In particular, it allows you to create a focused conversation between the management team and the employees for each role.
Every quarter, you can assess…
- The barriers the employee is experiencing as they deliver on their role. These can be internal and external barriers.
- The opportunities the employee has in the role. These can be the opportunities within the role itself – implementing new workflows, extra training, expanding responsibilities etc – and within the employee – increasing confidence, making new connections, getting more control etc.
- The shortcomings the employee is experiencing in the role. These can be issues or blind-spots that you’ve observed, as well as their own assessment of their current problems.
- The strengths they are displaying in the role. Again, these can be areas of prowess you’ve observed, as well as giving them a chance to highlight things they think they are doing well or are proud of.
As you can see, the BOSS analysis creates a conversational framework that allows both management and employee to bring up all the elements of the role.
As you move through the analysis, come up with the action steps both parties will take so that the employee can get to the next level: the actions you’ll take to overcome barriers, capitalize on opportunities, minimize shortcomings, and maximise strengths.
At the next quarterly review, you can assess how much progress has been made since the last BOSS session, and do a new one so that everyone keeps progressing.
Which brings me back to the point about doing the BOSS analysis on yourself… because it’s not just employees who need to keep bringing their A-game.
You need to keep getting better too.
At some point, every founder comes to a crossroads and must make a critical decision:
Am I the best person to run this company?
Leaders should apply the BOSS analysis to themselves at least as often as they apply it to their staff.
You need to be hyper-aware of the barriers to your own success, both internal and external.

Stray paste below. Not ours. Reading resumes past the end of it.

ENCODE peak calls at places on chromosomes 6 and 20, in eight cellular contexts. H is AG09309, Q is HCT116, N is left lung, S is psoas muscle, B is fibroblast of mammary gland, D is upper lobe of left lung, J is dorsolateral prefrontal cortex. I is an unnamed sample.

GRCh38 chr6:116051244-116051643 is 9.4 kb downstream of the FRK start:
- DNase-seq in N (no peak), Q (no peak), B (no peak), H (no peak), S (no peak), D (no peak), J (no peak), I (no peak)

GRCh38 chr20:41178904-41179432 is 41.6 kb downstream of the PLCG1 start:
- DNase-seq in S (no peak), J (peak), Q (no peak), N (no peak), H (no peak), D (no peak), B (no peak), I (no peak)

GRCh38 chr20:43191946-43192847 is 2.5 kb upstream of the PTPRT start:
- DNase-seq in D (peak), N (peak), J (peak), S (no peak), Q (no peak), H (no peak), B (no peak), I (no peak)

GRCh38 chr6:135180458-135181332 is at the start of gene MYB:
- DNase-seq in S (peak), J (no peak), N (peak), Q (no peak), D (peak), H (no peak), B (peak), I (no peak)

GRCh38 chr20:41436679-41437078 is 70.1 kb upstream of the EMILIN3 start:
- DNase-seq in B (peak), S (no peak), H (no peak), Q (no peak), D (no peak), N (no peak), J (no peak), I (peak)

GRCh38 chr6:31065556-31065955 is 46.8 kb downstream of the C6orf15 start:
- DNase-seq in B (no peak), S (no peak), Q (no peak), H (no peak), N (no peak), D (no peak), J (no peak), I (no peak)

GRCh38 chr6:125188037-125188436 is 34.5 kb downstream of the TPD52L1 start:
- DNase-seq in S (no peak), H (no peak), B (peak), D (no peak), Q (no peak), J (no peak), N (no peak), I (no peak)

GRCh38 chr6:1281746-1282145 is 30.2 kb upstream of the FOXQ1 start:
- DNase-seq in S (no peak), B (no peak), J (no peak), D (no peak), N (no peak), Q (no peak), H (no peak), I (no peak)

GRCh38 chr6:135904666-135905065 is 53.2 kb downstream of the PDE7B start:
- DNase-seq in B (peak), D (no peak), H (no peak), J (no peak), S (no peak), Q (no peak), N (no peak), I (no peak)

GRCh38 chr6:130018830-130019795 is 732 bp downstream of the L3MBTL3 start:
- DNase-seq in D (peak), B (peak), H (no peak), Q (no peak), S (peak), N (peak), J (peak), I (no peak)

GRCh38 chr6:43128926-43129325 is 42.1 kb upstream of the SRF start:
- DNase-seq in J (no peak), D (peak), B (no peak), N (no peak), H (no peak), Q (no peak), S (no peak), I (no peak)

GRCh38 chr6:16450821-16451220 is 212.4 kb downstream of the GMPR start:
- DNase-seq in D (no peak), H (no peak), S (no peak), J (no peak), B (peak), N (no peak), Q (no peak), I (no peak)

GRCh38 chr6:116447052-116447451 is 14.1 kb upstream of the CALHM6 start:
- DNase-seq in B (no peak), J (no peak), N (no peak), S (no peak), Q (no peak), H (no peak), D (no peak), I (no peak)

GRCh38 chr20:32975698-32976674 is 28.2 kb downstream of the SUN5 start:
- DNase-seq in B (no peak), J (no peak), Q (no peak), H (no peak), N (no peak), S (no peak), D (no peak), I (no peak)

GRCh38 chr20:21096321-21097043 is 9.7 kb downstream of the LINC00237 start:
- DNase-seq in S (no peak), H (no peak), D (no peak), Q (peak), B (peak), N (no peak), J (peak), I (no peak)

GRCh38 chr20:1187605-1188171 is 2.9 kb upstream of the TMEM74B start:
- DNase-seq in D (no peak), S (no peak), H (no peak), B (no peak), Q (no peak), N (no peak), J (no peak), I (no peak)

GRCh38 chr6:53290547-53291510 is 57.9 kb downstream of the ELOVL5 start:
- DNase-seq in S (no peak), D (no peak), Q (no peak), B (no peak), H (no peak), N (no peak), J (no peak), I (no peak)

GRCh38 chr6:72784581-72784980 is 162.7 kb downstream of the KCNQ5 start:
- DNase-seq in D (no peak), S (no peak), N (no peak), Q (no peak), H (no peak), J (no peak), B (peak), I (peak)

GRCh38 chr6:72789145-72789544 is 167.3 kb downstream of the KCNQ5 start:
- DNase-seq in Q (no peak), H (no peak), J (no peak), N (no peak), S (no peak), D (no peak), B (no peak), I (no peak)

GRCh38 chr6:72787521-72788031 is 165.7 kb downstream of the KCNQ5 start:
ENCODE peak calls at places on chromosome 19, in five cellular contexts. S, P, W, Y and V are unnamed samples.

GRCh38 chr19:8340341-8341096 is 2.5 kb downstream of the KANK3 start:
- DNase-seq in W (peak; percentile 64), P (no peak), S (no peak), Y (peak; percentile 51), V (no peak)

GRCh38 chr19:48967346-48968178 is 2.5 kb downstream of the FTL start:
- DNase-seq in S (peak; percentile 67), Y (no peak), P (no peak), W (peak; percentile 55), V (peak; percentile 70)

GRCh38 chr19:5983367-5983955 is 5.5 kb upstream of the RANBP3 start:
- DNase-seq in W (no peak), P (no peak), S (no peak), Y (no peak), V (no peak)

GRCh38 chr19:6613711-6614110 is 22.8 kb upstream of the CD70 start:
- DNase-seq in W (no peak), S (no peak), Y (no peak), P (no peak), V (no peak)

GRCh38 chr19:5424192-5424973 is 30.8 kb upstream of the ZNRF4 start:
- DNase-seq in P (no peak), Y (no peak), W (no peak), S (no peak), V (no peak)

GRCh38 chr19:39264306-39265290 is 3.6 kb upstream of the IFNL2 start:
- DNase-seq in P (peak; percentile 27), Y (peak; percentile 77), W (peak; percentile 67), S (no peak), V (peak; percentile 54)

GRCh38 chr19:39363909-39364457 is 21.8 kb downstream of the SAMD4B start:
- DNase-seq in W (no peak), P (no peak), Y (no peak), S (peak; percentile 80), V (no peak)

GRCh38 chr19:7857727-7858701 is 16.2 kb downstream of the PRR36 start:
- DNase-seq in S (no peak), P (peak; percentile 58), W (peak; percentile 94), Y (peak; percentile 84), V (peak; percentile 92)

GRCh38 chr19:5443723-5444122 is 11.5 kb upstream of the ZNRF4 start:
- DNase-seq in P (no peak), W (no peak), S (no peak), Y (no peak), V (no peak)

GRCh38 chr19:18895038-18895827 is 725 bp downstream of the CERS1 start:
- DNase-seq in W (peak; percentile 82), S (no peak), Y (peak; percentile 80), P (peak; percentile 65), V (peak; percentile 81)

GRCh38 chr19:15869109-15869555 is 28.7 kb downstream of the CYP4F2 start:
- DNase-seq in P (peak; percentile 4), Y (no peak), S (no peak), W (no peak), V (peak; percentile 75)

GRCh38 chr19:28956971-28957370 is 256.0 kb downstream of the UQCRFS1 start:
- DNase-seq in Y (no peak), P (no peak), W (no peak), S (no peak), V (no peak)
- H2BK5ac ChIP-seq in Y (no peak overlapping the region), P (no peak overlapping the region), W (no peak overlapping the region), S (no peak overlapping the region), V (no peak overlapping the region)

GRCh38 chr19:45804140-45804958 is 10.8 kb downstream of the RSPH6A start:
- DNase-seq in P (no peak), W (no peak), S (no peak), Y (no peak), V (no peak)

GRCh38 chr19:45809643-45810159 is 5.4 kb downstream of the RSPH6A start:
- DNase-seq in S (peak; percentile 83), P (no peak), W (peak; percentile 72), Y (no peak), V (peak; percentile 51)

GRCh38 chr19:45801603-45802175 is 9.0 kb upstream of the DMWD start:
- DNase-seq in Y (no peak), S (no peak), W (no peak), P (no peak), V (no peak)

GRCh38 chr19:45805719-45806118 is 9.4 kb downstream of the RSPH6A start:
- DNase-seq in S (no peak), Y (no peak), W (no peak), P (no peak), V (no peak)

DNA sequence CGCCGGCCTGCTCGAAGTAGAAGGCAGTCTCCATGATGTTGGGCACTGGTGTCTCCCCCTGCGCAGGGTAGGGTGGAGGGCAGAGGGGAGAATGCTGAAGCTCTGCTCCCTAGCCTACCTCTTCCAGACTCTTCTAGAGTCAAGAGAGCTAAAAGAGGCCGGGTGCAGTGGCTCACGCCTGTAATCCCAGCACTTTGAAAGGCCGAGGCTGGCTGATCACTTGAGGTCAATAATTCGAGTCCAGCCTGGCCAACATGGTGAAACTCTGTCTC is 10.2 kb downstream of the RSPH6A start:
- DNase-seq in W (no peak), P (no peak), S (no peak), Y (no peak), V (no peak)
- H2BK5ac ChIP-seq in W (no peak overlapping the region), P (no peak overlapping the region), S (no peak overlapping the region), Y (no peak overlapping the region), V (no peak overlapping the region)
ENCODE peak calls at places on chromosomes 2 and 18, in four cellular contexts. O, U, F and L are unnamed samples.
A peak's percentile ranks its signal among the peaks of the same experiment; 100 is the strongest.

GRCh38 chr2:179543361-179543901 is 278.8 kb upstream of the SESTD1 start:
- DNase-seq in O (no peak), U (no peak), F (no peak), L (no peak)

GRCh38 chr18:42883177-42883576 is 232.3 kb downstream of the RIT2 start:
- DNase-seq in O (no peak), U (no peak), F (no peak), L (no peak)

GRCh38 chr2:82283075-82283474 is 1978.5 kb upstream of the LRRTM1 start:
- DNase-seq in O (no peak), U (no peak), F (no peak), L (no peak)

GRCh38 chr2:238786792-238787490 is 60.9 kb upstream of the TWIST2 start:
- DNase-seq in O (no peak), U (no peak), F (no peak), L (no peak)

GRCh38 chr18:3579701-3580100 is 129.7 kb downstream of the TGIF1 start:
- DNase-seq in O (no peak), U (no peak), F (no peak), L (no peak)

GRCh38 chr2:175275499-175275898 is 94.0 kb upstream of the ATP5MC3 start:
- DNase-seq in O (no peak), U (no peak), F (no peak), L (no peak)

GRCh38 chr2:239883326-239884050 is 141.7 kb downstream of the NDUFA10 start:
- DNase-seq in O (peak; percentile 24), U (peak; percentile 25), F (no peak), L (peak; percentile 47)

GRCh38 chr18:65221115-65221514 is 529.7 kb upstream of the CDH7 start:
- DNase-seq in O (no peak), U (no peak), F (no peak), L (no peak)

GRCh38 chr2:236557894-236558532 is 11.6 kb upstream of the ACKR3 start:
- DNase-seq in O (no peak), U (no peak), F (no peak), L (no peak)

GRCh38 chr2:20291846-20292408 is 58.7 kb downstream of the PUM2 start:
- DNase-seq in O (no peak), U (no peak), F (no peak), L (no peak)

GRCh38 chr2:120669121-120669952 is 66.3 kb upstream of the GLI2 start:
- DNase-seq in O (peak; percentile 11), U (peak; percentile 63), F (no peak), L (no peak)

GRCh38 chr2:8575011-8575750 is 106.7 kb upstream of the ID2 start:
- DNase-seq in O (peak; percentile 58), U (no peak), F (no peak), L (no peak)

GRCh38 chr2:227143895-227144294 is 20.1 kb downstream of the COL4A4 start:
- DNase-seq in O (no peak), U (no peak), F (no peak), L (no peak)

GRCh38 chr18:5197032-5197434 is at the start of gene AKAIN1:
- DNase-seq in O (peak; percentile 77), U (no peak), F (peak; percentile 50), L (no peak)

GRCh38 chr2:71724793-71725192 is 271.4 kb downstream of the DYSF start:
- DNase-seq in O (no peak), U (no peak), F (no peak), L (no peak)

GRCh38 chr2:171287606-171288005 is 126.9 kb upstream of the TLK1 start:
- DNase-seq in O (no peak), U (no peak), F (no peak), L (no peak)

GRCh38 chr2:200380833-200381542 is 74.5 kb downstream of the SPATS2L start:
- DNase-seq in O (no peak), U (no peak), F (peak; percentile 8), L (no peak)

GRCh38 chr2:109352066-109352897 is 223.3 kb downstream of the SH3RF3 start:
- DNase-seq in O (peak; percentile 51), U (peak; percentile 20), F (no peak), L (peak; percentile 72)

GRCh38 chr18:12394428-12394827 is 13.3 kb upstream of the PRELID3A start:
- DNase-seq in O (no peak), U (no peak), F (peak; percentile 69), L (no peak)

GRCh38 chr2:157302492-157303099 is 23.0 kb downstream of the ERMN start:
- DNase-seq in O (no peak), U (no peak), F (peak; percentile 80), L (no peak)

You must keep an eye on the business opportunities around you, and the opportunities you have for personal growth.
It’s critical that you are aware of your own shortcomings, and are able to get people around you to cover them.
In the same way, you must own your strengths and double down on them to make as much progress as possible.
The question it comes down to is whether you are a good enough boss. Are you focused, personable and visionary enough that your people will follow you anywhere?
For some people, the answer to that question will be no.
If you think that might be the case for you, then you need to hire someone to lead the company, and find yourself a role that better fits your BOSS profile.
(Yes, hiring someone else to run your company might seem like a horrible idea. But it’s often the best decision you can make for the growth of the business and for your personal progress.)
Really – if there’s a shred of doubt in your mind about this, make sure you read this article. I dive deep into whether you should assume the role of CEO or hire for it, as well as how you go about determining the right kind of person if you do hire.
And if you’ve never thought about whether you’re a good enough boss, the BOSS framework is ideal for figuring out if you are the right fit to lead the people on your team.
You can analyse yourself in relation to the company and how it’s going, and make a rational decision about what you need to do. Ideally, you’ll include a lieutenant or a trusted person in senior management in this process, so that you don’t miss any potential blind spots.
The BOSS analysis is a simple framework, but it opens up critical parts of your business and team to close scrutiny.
It ensures that everyone on your staff is right for their role, and is maximizing their impact in it every day. It ensures that your management keep a close finger on the engagement and progress of their direct reports, allows you to do the same for the managers, and can ultimately transform the direction of your business.
Start putting it to use today, and watch your team become more focused, cohesive and successful in the coming months and years.